As you can see, Netflix revolutionized a sporting event and brought it back from the brink. That’s no small feat and is a testament to the streamer’s power and reach. Unfortunately, though, Netflix doesn’t make all that much from Drive to Survive while Formula 1 rakes in the cash. The league continues to control the distribution rights of races, all live events, and merchandise, meaning it definitely got the right end of the deal. Since 2018, Formula 1’s revenue is up more than 38% and the company has achieved consistent profitability. Its stock, which trades under the ticker FWONK, has doubled in that time.


So, while Netflix succeeded at humanizing a heavily technical sport and created a runaway success, it didn’t get to reap all the possible rewards because it doesn’t control the live action or the licensing rights. If it were any other type of content, a roaring success of this magnitude would mean big things for Netflix’s top line. Undoubtedly, you could expect a mobile game, team merchandise, and ticket sales — all of which would help diversify Netflix beyond its subscriber base.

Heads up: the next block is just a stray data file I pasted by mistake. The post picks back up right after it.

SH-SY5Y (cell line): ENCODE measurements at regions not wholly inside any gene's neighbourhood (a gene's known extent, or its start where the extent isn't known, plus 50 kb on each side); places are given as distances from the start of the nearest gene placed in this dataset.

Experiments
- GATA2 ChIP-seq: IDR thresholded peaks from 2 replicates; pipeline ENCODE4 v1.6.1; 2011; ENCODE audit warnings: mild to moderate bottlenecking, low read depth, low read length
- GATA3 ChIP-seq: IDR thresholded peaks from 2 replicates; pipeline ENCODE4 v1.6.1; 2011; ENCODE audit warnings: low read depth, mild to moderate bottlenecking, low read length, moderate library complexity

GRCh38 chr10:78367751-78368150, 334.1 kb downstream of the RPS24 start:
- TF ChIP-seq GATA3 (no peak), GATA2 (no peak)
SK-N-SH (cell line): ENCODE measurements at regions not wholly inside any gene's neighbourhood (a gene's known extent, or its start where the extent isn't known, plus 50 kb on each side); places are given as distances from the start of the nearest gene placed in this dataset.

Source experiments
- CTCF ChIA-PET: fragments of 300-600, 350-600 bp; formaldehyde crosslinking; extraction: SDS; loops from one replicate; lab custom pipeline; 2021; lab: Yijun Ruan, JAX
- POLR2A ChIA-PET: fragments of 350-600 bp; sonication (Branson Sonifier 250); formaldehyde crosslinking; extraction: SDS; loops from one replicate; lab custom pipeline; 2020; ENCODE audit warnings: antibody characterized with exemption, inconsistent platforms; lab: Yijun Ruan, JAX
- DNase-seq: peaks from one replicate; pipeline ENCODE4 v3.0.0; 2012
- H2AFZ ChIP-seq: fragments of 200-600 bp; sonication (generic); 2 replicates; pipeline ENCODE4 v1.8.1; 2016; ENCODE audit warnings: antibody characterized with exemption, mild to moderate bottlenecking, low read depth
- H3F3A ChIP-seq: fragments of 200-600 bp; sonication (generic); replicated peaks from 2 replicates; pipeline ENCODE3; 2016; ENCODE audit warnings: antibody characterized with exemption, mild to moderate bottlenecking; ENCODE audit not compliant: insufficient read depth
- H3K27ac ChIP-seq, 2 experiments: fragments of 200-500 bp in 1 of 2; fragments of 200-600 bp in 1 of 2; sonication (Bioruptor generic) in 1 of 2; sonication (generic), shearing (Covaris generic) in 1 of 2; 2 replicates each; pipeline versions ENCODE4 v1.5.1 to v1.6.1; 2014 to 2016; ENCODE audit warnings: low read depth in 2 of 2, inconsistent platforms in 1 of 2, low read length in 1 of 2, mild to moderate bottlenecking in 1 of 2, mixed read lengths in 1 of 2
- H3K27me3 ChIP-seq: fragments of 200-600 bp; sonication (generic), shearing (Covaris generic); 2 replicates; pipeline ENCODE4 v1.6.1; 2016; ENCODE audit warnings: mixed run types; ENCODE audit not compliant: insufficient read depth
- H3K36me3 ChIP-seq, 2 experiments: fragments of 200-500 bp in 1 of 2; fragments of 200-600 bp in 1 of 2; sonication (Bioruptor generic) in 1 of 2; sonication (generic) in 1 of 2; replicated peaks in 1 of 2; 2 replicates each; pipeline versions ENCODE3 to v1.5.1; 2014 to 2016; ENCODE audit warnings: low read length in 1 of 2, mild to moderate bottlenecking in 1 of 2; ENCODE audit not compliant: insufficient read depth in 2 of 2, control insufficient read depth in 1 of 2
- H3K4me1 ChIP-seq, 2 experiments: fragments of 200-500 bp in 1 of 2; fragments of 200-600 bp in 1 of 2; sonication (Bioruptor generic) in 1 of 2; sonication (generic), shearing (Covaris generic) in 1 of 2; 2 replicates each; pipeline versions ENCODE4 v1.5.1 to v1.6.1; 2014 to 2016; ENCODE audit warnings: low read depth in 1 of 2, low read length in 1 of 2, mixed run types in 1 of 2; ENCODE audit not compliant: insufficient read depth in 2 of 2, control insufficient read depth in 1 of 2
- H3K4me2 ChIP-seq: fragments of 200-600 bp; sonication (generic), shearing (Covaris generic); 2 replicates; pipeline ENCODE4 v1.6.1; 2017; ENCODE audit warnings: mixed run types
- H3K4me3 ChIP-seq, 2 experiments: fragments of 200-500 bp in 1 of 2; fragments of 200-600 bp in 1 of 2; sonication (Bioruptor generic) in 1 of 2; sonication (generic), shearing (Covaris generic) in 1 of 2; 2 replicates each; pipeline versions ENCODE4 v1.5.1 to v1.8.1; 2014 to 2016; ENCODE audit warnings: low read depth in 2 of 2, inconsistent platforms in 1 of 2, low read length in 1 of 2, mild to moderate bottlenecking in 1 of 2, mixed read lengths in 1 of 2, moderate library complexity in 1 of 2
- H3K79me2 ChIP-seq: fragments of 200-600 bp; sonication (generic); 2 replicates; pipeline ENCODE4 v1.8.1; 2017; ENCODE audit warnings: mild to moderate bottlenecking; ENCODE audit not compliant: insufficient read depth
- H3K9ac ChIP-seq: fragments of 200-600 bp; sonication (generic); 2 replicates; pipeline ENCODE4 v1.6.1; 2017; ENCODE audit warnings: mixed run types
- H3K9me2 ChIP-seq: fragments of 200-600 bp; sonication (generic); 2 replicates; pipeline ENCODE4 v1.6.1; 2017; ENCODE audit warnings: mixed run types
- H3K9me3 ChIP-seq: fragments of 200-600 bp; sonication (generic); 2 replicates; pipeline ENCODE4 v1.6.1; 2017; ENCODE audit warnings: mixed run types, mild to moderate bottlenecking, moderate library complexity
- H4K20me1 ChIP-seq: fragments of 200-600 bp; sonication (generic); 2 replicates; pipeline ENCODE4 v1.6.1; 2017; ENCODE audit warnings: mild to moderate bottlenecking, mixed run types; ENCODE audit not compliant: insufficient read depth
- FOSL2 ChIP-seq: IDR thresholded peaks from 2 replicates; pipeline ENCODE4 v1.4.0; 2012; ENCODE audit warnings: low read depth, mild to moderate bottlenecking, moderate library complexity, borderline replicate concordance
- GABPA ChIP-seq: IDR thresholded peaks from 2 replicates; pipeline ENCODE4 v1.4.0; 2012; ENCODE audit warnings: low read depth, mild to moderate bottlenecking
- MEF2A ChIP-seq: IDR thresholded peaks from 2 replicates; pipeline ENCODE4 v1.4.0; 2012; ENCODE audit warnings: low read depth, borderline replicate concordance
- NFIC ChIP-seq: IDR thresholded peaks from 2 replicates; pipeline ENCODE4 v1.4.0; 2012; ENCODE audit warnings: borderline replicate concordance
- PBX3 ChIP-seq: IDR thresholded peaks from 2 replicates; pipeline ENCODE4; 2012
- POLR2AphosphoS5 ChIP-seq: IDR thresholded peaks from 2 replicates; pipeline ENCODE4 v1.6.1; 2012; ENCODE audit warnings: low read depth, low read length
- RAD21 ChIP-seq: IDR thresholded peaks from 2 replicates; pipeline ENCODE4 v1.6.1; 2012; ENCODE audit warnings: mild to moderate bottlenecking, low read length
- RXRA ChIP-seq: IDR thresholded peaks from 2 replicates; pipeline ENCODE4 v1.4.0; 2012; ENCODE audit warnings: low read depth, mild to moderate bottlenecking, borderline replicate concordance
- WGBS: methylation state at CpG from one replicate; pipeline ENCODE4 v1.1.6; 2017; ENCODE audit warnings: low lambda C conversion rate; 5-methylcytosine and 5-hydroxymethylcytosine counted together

Worse still, streaming rights for Formula 1 rest with ESPN which is owned by Disney. In effect, Netflix supercharged one of its greatest competitor’s assets. Co-CEO Reed Hastings and his team tried to fix this in early 2022 when Formula 1’s streaming rights came up for renewal but they eventually determined the price was too high and dropped out of the running. Hastings has reportedly stated at several board meetings that he “does not want to be in sports bidding wars every few years”.

At the end of the day, Disney picked up Formula 1’s rights for another five years for an estimated cost of $75 to $90 million annually. Prior to Drive to Survive, Disney paid $5 million a year.

Ride the Wave

Ok, now let’s talk hypotheticals. In an ideal world, Netflix would just buy Formula 1 and it would become a ubiquitous part of its entertainment package. However, a controlling interest in Formula 1 was purchased by Liberty Media in 2016 for $4.4 billion which is probably way more than Netflix would ever want to spend. The streamer’s most expensive acquisition to date is the Roald Dahl Story Company, which cost it $700 million. It aims to spend $17 billion on content in the coming years, it would be pretty risky to gamble so much of it on a single asset.